Mike, not his real name vividly remembers dumping his ex-girlfriend because she had embarrassment – leaking breast milk. Whenever he plans to have intimacy with her, her breast starts leaking milk.
It affected their love life and by extension – sexual relations. He couldn’t stand anything.
Not understanding the situation, Mike, just like that, dumped and replaced his girlfriend immediately.
Maybe you have a similar narration or as a woman, you could be going through such times. First and foremost, the condition is common. Nothing to panic.
According to Mayo Clinic Galactorrhea (guh-lack-toe-REE-uh) is a milky nipple discharge unrelated to the normal milk production of breast-feeding. Galactorrhea itself isn’t a disease, but it could be a sign of an underlying problem.
It usually occurs in women, even those who have never had children or after menopause.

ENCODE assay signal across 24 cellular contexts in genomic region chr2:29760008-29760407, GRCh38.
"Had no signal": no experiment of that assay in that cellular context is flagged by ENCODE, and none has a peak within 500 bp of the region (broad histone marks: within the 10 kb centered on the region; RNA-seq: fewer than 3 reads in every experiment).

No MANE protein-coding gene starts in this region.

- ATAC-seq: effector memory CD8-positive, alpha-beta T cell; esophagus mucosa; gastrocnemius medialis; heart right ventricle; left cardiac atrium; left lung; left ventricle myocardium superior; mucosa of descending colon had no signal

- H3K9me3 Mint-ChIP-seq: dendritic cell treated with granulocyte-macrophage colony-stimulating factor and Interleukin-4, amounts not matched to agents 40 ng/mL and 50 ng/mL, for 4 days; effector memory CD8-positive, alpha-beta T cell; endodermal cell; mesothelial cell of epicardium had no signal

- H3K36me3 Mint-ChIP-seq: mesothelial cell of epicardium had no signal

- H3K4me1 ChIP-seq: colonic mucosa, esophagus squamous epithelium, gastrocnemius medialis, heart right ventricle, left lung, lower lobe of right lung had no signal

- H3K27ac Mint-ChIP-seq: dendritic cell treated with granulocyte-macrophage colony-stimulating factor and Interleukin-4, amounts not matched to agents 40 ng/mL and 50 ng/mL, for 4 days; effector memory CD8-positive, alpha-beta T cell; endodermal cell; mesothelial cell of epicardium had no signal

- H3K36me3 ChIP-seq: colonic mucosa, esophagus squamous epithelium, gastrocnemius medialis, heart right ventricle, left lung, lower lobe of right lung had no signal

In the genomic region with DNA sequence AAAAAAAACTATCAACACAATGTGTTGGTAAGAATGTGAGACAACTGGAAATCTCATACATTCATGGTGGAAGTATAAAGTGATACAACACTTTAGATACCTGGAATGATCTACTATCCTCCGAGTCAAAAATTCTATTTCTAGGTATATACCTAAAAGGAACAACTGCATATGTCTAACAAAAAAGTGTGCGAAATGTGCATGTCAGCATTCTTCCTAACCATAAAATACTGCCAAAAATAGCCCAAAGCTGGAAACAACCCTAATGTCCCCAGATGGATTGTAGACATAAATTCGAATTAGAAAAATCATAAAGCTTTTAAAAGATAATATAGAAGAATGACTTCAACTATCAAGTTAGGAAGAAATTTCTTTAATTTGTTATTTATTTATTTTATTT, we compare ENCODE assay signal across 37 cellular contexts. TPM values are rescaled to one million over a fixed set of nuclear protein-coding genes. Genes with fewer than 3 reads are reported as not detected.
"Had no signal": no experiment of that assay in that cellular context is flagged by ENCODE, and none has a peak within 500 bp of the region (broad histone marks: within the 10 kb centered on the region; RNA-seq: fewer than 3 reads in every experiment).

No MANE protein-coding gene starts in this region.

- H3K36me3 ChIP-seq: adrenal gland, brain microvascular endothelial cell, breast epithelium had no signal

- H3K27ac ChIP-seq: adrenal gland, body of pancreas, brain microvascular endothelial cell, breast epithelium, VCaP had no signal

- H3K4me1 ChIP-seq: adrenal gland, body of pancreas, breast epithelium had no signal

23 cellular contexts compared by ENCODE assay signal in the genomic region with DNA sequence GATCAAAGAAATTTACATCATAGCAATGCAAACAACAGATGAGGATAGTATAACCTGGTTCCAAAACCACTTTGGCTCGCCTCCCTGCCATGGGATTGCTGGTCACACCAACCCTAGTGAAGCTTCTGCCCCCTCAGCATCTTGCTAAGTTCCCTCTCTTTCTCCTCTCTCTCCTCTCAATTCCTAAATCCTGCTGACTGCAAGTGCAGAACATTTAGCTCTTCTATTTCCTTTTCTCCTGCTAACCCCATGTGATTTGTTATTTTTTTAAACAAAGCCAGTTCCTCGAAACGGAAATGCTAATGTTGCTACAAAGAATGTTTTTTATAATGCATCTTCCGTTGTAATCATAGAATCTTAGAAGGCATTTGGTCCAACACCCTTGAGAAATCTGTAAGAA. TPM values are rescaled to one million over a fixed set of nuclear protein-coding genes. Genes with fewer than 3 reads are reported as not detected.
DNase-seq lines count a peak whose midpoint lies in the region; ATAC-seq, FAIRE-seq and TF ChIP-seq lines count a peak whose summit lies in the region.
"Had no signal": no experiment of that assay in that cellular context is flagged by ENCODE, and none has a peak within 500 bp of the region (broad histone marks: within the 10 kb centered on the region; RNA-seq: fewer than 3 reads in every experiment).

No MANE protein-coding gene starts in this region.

But galactorrhea, in rare cases, can happen in men and even in infants. Excessive breast stimulation, medication side effects or disorders of the pituitary gland all may contribute to galactorrhea.
Often, galactorrhea results from increased levels of prolactin, the hormone that stimulates milk production.
Some women don’t breastfeed but, interestingly, discharge milk from their nipples especially when aroused.
The condition can affect women of different life caliber including those who never had children or women who passed menopause.
Having said that some causes of the condition are; pituitary tumors, birth control pills, certain herbal remedies, opioid abuse, some sedatives, antidepressants, high blood pressure drugs, etc.
Unfortunately, some people believe the condition as a sign of pregnancy or resulted from terminated pregnancy. This is far from the truth.
Prolactin is a hormone that stimulates breast milk production. Prolactin is produced by a bean-shaped organ in the brain called the pituitary gland. Anything that causes excess prolactin (e.g. pituitary gland tumor) can cause breast milk discharge.
Since it can happen to any woman don’t be surprised when the least expected happens – especially when she isn’t breastfeeding – leaking breasts.
Be informed and don’t break their heart since she can’t control the natural biological process. If it emanates from underlying condition, seeking diagnosing and treatment is highly recommended.